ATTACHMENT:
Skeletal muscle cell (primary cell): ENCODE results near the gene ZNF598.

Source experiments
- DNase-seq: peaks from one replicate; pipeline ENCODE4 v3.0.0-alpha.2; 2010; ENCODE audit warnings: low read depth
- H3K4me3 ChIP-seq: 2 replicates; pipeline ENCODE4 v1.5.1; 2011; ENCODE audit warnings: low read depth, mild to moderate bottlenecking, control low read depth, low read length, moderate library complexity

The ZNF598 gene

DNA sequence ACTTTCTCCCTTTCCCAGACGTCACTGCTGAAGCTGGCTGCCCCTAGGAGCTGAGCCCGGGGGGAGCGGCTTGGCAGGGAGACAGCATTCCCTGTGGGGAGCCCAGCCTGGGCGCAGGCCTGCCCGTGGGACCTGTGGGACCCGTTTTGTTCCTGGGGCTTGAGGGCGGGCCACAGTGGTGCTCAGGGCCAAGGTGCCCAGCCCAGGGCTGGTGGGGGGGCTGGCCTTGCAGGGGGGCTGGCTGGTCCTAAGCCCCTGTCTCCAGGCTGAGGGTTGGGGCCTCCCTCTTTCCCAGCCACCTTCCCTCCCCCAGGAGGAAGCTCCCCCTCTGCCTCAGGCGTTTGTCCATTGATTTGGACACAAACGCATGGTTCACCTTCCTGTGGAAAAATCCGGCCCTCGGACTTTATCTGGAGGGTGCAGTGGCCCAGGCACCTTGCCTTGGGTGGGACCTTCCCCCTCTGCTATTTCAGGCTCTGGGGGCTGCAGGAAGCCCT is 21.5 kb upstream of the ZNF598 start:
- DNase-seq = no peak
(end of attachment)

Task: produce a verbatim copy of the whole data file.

Skeletal muscle cell (primary cell): ENCODE results near the gene ZNF598.

Source experiments
- DNase-seq: peaks from one replicate; pipeline ENCODE4 v3.0.0-alpha.2; 2010; ENCODE audit warnings: low read depth
- H3K4me3 ChIP-seq: 2 replicates; pipeline ENCODE4 v1.5.1; 2011; ENCODE audit warnings: low read depth, mild to moderate bottlenecking, control low read depth, low read length, moderate library complexity

The ZNF598 gene

DNA sequence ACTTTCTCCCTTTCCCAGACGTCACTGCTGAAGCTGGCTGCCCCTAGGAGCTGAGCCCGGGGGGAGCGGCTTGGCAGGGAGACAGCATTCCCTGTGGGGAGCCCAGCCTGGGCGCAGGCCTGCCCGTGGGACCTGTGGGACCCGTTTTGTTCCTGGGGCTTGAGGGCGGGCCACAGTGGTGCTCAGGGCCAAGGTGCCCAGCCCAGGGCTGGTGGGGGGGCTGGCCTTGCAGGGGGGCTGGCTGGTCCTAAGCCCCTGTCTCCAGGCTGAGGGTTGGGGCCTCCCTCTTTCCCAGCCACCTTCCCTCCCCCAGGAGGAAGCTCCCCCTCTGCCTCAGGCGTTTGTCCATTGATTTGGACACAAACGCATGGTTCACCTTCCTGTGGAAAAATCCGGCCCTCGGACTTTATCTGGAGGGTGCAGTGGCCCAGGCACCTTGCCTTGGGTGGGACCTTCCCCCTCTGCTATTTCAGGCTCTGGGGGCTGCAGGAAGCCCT is 21.5 kb upstream of the ZNF598 start:
- DNase-seq = no peak